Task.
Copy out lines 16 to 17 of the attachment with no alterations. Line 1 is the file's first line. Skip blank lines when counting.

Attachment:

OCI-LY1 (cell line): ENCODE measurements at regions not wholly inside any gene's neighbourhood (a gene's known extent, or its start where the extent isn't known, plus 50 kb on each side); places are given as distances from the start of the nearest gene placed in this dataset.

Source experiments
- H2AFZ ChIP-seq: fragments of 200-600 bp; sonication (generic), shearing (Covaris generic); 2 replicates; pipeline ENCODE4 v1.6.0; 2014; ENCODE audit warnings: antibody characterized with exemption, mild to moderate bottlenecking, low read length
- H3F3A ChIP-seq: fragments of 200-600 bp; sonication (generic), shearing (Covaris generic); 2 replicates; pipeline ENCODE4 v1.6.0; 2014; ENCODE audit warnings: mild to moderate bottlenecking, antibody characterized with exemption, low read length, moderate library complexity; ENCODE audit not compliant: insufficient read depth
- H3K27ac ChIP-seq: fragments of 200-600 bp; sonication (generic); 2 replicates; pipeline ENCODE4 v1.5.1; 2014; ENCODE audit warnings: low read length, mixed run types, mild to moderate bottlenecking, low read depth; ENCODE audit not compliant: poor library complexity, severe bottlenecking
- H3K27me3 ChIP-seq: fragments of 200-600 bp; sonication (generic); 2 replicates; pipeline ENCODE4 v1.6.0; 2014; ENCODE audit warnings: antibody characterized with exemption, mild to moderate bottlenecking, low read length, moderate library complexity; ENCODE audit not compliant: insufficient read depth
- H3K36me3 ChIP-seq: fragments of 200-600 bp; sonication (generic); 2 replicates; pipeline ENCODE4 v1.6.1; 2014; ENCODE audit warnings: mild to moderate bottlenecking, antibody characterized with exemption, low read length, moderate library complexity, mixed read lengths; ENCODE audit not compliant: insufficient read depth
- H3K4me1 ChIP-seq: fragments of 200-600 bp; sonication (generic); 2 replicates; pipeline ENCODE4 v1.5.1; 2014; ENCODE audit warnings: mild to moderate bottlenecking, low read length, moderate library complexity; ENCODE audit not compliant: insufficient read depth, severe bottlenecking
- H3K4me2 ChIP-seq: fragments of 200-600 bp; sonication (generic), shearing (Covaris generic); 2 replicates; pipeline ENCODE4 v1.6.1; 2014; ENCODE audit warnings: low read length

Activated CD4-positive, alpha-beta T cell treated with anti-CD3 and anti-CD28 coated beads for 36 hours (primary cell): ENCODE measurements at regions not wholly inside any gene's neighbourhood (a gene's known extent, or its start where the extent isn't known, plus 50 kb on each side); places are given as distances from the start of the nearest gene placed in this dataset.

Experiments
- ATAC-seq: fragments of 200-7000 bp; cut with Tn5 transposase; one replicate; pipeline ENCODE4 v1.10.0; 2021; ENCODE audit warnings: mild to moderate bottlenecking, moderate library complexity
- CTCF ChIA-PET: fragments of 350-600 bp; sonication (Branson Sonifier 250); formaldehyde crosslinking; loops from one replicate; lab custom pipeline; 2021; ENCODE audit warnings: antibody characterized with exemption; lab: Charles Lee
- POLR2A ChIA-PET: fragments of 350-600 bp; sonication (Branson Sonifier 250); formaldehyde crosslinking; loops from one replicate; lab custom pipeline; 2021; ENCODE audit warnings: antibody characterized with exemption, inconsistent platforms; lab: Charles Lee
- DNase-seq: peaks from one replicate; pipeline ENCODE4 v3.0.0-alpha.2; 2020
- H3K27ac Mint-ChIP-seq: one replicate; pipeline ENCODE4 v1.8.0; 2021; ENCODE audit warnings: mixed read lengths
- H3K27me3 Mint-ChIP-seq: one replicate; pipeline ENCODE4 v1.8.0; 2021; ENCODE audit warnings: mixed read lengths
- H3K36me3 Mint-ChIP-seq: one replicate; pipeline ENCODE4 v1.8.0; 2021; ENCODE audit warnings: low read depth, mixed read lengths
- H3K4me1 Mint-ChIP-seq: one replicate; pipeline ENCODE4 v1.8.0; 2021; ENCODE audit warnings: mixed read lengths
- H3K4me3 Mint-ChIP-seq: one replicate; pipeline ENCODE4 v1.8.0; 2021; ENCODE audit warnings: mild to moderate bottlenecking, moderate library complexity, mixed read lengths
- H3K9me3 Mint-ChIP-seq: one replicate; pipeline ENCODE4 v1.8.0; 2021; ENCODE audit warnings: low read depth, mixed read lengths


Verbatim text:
- H3K27ac Mint-ChIP-seq: one replicate; pipeline ENCODE4 v1.8.0; 2021; ENCODE audit warnings: mixed read lengths
- H3K27me3 Mint-ChIP-seq: one replicate; pipeline ENCODE4 v1.8.0; 2021; ENCODE audit warnings: mixed read lengths